Dear Helena,

How do you avoid having dinner with someone who always asks you, posts to your Facebook page about it, and doesn’t seem to take your vagueness as a hint? I am actually in the midst of this right now with someone. I don’t know him well, but I managed to discuss local Korean food with him at a party, and now he keeps asking when we’re going to go try it together. I don’t want to get to that level of acquaintance with him. How do I avoid?
—Too Many Friends, Not Enough Time

Dear Too Many Friends,
I sympathize. These days, what with people failing to RSVP, canceling at the last minute, and suffering from reminder-itis, it’s hard enough to make plans to see your actual friends. There’s no time for Chowhounding expeditions with some random person you met at a party.

But when someone extends an open-ended invitation, you’re trapped. The only polite response is to accept; refusing is tantamount to explicitly saying: “I don’t want to be your friend—now, or at any point in the future.” If you know at the moment of accepting the invite that you have no intention of following through, you should respond with the Noncommittal Commitment. Adopt an offhand tone (“Yeah … sure”), and if asked for your email or phone number say, “You can find me on Facebook.” This might seem rude, but if you accept the invite with a show of enthusiasm, you’re leading the person on and setting him up for disappointment.

Many people find themselves not just accepting unwanted invites, but offering them up as well, to avoid seeming chilly to someone’s face. “Anyway, we’ll get a drink soon” seems like a natural way to end a conversation—especially if you’re drunk at the time.

A friend of mine calls these “glass plans,” meaning plans that are easily broken. But most people pick up when you mean it and when you don’t.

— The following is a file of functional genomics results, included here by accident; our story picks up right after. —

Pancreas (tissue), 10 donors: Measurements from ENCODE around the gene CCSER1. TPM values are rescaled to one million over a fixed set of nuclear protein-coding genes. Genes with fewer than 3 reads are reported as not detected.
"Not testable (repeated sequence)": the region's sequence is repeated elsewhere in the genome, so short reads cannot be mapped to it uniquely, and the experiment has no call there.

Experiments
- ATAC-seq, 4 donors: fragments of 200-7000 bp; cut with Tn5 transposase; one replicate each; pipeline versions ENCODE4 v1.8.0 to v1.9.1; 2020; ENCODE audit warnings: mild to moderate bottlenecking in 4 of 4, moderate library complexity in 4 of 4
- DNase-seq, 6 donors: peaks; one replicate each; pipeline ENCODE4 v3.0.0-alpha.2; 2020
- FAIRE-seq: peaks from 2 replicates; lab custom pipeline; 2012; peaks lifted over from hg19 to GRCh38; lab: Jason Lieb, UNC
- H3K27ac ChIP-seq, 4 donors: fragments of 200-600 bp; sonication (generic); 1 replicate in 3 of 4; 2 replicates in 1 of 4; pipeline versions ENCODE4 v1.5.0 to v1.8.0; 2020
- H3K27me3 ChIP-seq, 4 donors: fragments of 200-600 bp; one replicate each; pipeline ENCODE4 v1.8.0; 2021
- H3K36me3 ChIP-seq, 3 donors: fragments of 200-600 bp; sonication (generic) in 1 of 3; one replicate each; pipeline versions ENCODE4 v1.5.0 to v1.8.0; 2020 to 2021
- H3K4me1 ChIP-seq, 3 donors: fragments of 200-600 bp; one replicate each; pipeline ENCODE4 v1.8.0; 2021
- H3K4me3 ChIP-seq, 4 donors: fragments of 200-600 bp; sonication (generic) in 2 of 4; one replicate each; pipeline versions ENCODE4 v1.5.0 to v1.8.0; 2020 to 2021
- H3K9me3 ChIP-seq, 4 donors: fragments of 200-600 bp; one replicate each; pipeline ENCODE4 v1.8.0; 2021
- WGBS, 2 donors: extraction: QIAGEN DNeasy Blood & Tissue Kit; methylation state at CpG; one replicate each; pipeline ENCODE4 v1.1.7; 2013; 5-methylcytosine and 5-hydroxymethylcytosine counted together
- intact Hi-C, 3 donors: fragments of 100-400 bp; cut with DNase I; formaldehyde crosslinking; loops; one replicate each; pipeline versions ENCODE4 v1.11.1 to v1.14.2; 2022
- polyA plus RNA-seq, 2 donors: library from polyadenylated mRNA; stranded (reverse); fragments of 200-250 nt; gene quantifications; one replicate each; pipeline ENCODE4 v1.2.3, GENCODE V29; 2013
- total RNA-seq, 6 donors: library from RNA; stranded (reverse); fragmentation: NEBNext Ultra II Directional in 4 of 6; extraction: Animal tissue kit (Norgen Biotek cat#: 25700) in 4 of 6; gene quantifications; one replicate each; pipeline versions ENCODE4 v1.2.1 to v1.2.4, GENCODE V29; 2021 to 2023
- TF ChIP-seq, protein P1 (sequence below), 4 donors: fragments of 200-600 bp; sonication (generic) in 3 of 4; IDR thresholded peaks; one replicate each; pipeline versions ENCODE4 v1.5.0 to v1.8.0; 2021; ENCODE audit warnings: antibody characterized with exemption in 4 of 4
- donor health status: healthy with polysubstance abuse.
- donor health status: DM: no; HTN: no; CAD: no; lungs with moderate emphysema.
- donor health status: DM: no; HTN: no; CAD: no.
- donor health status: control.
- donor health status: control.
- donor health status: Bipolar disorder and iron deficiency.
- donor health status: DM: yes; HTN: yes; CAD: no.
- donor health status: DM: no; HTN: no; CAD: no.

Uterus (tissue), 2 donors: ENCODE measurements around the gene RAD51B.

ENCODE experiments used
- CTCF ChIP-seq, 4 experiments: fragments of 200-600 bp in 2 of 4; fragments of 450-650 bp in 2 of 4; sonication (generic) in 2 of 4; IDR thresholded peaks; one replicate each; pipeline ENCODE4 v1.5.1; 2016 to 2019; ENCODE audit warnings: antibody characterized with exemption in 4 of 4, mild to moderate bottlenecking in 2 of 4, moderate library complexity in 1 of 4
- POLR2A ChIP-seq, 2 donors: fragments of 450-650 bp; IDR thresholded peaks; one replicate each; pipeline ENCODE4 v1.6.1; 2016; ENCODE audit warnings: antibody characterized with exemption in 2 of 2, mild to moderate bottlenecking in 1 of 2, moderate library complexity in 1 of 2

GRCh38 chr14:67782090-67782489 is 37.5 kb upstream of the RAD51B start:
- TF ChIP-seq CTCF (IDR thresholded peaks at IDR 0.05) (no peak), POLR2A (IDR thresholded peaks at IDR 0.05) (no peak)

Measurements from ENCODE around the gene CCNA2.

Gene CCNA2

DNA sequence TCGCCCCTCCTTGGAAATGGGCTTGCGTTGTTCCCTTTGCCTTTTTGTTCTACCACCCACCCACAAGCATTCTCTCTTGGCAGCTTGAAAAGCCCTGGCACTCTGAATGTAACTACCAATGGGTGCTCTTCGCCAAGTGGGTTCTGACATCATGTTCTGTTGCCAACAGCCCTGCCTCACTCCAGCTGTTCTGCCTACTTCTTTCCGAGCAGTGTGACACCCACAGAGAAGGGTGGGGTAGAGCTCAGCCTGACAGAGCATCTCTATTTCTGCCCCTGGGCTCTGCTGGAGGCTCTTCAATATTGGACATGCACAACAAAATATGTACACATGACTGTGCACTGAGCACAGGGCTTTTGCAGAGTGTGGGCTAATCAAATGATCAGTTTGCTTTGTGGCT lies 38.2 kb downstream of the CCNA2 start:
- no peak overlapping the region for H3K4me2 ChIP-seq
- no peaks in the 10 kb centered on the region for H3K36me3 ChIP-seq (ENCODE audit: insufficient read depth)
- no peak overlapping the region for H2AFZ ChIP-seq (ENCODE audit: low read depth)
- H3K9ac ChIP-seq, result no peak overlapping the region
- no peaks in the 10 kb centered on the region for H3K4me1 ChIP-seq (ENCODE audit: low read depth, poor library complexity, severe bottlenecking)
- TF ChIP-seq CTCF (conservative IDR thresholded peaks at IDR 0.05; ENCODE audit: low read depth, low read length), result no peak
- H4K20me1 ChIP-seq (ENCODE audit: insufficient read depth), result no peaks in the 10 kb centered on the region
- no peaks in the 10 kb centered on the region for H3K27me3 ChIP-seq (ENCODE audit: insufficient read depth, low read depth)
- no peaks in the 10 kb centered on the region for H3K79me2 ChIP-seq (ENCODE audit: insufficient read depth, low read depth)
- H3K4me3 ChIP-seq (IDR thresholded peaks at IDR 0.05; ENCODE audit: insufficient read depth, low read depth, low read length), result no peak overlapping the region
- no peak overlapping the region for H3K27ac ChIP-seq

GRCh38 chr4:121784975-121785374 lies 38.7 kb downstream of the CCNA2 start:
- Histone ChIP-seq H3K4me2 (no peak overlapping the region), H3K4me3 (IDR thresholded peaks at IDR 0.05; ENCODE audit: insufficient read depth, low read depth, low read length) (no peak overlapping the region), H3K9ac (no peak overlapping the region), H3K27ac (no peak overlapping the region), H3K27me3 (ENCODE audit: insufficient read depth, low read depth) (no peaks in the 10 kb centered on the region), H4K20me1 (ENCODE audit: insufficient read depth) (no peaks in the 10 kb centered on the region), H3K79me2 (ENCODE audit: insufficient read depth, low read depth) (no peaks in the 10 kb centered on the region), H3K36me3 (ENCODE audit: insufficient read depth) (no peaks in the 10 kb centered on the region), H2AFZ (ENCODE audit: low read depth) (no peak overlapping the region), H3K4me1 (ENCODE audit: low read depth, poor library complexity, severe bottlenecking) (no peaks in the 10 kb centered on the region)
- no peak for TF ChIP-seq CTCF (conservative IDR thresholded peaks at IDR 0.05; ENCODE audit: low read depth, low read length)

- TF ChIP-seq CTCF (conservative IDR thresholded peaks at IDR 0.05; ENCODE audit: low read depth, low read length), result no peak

“You know when someone is interested in seeing you again or not … there’s a vibe, energy,” says Brian Abrams, a writer whose official title is dreidel hustler at Heeb magazine. “You don’t have to be a Jedi to read body language.”

Unfortunately, not everybody can. You responded to your Facebook stalker with the Noncommittal Commitment, but he didn’t get the message. Now you should put up the Wall of Silence. This may sound brutal, but when a person doesn’t hear from you, he’s free to make up his own self-serving explanation for why that is. He can tell himself it’s because you’re flaky or going through a divorce.

If you run into him at another party and he asks whether you got his messages, just say, “Oh, I totally meant to reply. Sorry, things have been crazy.” Hopefully your wannabe friend won’t say, as one woman once did to me, “Why didn’t you respond to my emails inviting you for coffee? Do you not like me?” Time for another white lie.

CHOW’s Table Manners column appears every Wednesday. Have a Table Manners question? Email Helena. You can also follow her on Twitter and fan her Table Manners column on Facebook.

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